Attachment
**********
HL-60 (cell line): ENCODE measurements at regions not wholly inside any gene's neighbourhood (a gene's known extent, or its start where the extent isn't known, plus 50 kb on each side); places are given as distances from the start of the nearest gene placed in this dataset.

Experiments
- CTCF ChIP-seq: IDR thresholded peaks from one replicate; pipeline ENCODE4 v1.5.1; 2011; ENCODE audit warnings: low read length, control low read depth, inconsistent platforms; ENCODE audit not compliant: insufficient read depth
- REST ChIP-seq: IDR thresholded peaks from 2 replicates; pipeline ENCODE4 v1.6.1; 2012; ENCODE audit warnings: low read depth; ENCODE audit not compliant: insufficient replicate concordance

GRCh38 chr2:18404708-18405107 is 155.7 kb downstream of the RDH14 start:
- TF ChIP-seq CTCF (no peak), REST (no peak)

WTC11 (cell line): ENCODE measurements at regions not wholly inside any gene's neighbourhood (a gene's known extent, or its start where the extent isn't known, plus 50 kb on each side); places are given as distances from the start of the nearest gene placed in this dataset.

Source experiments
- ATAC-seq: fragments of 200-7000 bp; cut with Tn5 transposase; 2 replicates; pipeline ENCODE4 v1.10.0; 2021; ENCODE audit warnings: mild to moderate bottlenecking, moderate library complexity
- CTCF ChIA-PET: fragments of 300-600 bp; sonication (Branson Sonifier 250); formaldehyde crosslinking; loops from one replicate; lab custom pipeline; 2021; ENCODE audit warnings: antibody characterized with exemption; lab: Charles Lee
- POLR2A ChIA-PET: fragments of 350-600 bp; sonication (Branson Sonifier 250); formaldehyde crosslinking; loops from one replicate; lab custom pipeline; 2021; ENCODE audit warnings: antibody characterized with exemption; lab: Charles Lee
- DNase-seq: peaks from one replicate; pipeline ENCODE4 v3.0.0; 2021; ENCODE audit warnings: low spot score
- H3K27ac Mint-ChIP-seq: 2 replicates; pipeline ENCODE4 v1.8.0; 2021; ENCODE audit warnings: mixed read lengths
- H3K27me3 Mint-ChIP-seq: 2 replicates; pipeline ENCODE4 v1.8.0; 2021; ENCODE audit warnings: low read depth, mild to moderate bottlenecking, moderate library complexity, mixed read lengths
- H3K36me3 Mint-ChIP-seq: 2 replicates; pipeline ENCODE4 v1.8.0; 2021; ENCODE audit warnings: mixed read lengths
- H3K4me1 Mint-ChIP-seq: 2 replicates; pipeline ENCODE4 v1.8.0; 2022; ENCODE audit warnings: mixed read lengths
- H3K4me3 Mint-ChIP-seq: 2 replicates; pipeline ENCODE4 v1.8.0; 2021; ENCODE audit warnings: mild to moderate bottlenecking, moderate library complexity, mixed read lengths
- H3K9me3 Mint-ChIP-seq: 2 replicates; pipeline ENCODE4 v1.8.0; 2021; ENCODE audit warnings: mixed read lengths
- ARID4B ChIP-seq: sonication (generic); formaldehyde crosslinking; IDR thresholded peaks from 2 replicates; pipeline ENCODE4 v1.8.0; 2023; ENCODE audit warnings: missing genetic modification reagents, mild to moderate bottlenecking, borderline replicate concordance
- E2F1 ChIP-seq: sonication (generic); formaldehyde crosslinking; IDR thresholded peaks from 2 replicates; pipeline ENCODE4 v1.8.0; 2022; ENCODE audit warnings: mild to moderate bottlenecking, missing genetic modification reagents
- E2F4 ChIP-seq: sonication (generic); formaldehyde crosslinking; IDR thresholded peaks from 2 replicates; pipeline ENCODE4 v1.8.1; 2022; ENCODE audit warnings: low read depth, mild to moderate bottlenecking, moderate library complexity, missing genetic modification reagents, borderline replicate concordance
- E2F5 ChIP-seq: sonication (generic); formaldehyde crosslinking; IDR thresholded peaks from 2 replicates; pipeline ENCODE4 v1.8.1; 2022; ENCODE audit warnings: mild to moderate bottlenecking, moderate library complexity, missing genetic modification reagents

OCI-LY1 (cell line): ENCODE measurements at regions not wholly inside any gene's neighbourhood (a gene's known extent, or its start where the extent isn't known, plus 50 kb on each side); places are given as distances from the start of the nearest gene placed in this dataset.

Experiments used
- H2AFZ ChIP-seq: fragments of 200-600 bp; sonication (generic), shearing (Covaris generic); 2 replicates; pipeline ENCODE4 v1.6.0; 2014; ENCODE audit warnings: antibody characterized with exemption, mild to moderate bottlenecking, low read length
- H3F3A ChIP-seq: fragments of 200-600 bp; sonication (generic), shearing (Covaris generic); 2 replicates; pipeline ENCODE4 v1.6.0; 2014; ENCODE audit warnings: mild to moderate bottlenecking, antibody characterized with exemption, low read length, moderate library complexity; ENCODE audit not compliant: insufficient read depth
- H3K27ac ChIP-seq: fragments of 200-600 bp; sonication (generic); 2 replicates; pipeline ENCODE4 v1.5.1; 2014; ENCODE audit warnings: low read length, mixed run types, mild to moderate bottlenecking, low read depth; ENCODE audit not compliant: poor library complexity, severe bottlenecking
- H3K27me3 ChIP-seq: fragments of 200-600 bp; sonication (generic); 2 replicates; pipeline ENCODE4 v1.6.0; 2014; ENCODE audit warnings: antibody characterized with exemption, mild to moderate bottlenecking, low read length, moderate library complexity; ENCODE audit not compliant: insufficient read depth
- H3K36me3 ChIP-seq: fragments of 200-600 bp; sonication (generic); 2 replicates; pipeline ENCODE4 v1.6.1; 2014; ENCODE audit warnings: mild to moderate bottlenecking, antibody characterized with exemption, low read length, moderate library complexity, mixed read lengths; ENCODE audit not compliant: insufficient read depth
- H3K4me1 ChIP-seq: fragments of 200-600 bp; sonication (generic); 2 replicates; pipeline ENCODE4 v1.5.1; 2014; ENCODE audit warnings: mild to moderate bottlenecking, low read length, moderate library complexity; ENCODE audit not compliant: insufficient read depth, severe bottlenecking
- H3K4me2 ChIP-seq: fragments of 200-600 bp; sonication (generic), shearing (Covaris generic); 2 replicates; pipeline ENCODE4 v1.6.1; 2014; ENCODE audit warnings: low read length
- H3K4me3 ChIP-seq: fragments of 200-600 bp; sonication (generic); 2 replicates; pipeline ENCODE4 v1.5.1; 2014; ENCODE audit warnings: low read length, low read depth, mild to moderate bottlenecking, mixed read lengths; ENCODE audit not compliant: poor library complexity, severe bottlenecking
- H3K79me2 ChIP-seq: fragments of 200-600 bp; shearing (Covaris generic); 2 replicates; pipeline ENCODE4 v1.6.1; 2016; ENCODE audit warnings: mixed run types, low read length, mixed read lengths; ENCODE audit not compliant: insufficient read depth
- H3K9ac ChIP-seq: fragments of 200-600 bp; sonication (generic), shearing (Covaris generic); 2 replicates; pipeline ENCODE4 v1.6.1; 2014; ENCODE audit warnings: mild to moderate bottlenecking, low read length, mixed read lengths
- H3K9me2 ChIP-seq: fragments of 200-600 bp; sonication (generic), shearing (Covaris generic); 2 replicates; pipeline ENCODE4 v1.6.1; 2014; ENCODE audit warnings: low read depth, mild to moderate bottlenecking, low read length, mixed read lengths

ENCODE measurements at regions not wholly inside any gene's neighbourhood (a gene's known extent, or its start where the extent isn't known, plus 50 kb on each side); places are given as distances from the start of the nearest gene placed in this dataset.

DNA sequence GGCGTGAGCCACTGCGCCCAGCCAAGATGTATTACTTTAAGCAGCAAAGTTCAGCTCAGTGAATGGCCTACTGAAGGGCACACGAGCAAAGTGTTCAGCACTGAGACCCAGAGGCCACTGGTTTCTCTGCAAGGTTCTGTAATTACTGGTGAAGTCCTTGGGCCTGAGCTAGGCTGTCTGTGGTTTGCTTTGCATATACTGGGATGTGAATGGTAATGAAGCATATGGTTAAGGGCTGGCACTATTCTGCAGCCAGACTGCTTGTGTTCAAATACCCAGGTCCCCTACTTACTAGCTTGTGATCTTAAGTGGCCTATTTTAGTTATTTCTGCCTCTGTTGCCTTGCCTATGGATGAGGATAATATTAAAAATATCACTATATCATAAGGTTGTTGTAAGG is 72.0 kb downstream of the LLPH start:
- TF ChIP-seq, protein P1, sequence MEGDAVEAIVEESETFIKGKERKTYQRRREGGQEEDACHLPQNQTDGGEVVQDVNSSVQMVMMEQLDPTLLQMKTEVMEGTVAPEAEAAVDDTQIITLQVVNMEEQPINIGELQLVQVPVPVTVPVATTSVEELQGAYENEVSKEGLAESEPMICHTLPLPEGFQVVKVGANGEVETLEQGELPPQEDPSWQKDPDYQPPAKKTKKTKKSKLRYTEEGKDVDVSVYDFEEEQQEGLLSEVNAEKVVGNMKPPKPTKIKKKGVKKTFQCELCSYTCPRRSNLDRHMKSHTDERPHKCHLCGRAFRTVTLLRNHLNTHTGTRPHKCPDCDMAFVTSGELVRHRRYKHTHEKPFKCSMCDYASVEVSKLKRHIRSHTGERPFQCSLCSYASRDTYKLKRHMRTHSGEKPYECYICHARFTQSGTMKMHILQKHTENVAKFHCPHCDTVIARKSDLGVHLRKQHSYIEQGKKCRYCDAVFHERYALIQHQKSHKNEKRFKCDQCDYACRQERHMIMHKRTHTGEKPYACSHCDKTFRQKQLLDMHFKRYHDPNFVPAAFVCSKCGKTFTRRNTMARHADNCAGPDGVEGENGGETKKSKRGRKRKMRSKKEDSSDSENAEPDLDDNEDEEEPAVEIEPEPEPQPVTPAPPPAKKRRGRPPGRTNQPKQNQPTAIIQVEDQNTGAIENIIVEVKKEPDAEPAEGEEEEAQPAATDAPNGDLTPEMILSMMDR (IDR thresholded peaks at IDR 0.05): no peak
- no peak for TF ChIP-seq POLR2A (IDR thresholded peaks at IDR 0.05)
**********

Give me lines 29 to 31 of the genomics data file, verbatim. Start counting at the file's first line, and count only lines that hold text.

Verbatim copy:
- H3K36me3 ChIP-seq: fragments of 200-600 bp; sonication (generic); 2 replicates; pipeline ENCODE4 v1.6.1; 2014; ENCODE audit warnings: mild to moderate bottlenecking, antibody characterized with exemption, low read length, moderate library complexity, mixed read lengths; ENCODE audit not compliant: insufficient read depth
- H3K4me1 ChIP-seq: fragments of 200-600 bp; sonication (generic); 2 replicates; pipeline ENCODE4 v1.5.1; 2014; ENCODE audit warnings: mild to moderate bottlenecking, low read length, moderate library complexity; ENCODE audit not compliant: insufficient read depth, severe bottlenecking
- H3K4me2 ChIP-seq: fragments of 200-600 bp; sonication (generic), shearing (Covaris generic); 2 replicates; pipeline ENCODE4 v1.6.1; 2014; ENCODE audit warnings: low read length